Thursday, November 10, 2016

Lower city turnout, 920 and rural vote = Trump wins Wisconsin

I’m starting to be clear-headed enough to want to dig into the election numbers from Wisconsin, and how enough voters of this state could give victories to Donald Trump and Ron Johnson. Wait, hold on (vomits in own mouth). Ok, now I’m good.

Matt DeFour’s rundown in the Wisconsin State Journal is pretty thorough, and talks to party hacks to sort out the nuts-and-bolts reasons. But I think a simple look at these topline totals explains a lot.
Overall turnout was 66.2 percent of eligible voters, according to the Wisconsin Elections Commission, the lowest level in a Wisconsin presidential election since 1996.

A little more than 2.94 million votes were cast for president in Wisconsin, not counting write-ins, according to preliminary results tallied by The Associated Press. That's almost 124,000 fewer than in 2012.

Trump was able to win a close 27,000-vote victory in the state — a margin of 0.9 percent, 47.87‑46.94 — by picking up about 1,500 more votes than Romney, while Clinton received nearly 239,000 fewer votes than Obama.

Third-party candidates received more than 150,000 votes.
I think the lack of total votes and high third party figures (nearly 5.2%) point to the fact that many were uninspired and/or disgusted by both Trump and Clinton, and didn’t feel either were worth filling in the marker for…or even worth making the effort to vote at all. This is certainly true in 3 Lakeshore counties with significant minority populations in Southeastern Wisconsin.

Voter dropoff, president 2012 vs. 2016
Milwaukee Co. 492,576 vs 444,108 (-48,468, -9.8%)
Racine County 103,364 vs 96,904 (-6,460, -6.2%)
Kenosha County 80,897 vs 77,576 (-3,321, -4.1%)

Dig deeper, and you’ll see that the voter dropoff was especially bad in the Cities of Milwaukee, Racine and Kenosha, and it’s pretty infuriating if you are a Dem, because Hillary Clinton won the City of Milwaukee with 76.6 percent of the vote, Racine with 64 percent, and Kenosha with 56%.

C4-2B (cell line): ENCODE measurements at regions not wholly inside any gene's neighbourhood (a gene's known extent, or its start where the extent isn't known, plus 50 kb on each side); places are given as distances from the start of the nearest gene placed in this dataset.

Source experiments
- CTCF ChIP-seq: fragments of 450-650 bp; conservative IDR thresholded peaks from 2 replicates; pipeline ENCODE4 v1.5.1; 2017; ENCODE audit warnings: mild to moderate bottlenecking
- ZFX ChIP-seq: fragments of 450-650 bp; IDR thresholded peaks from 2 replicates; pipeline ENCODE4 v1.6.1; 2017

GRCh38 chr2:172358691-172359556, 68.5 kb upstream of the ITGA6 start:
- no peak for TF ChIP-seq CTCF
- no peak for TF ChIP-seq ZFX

City of Milwaukee 288,459 vs. 248,045 (-40,414, -14.0%)
City of Racine 35,512 vs. 30,837 (-4,675, -13.2%)
City of Kenosha 45,148 vs 41,935 (-3,213, -7.1%)

If you give Clinton the same percentages in those 3 cities, but the same turnout as those cities had in the Obama-Romney election of 2012, then she makes up over 23,000 votes on Trump. As of today, Trump unofficially leads Clinton in Wisconsin by 27,257 votes. Seems to explain a lot of it, eh? Now whether that dropoff’s all due to dispirited voters or whether it’s the suppression measures passed by Scott Walker and the Wisconsin GOP, I’ll leave that up to you.

Now that doesn’t mean there wasn’t also a shift in how the voters chose, especially in rural parts of the state. Take a look at this picture of the final 2016 presidential results by county in Wisconsin

And compare it to this picture from 2012's presidential election. The darker colors are for margins of 30+ only, but you'll still get the idea.

The erosion in Western Wisconsin by Clinton is very telling when you look at these two maps, and you can see how Senate Majority Leader Jen Shilling nearly lost her seat, which includes 2 of these blue-to-red counties. Interestingly, Feingold did better than Clinton in these areas and South Central Wisconsin, winning 5 more counties than Hillary, and consistently getting another 3-5 of the electorate.